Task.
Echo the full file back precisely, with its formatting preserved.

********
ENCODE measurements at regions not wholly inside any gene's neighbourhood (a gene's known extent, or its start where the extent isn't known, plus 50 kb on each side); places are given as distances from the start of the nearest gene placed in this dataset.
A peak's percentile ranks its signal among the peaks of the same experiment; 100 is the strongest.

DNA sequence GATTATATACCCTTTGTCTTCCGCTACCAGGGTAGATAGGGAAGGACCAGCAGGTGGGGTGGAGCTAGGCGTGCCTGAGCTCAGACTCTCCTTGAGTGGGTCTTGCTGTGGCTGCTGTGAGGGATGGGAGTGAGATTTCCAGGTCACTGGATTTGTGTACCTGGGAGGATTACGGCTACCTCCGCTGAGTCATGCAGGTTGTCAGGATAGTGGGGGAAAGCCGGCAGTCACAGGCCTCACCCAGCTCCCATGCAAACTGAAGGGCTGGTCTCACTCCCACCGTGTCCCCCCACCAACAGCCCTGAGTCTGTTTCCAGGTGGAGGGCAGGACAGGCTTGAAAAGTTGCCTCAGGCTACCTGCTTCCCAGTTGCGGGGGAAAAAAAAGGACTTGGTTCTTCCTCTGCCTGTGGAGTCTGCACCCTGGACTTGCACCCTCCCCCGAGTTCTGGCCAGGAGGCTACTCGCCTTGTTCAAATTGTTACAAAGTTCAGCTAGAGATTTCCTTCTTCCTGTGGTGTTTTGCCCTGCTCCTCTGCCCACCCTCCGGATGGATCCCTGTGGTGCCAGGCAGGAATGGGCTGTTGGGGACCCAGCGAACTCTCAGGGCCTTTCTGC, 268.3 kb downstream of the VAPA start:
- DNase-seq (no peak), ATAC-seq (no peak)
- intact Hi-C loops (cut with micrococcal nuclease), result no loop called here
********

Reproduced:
ENCODE measurements at regions not wholly inside any gene's neighbourhood (a gene's known extent, or its start where the extent isn't known, plus 50 kb on each side); places are given as distances from the start of the nearest gene placed in this dataset.
A peak's percentile ranks its signal among the peaks of the same experiment; 100 is the strongest.

DNA sequence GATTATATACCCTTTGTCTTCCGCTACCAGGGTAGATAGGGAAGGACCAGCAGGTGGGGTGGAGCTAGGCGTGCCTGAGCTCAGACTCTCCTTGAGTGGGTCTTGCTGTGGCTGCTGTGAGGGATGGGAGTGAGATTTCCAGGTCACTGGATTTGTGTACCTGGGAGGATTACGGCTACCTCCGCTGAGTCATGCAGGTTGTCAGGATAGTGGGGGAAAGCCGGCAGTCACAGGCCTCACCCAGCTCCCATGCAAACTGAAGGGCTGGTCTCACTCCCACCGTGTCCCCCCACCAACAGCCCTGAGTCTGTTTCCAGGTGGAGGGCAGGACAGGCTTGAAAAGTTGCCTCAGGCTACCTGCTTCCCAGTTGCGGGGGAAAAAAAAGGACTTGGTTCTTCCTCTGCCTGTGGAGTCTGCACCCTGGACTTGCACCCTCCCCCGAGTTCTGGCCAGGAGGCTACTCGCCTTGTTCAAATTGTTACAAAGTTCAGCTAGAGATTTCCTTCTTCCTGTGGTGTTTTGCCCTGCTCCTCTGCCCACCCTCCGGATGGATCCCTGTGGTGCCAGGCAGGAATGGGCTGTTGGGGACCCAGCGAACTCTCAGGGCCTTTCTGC, 268.3 kb downstream of the VAPA start:
- DNase-seq (no peak), ATAC-seq (no peak)
- intact Hi-C loops (cut with micrococcal nuclease), result no loop called here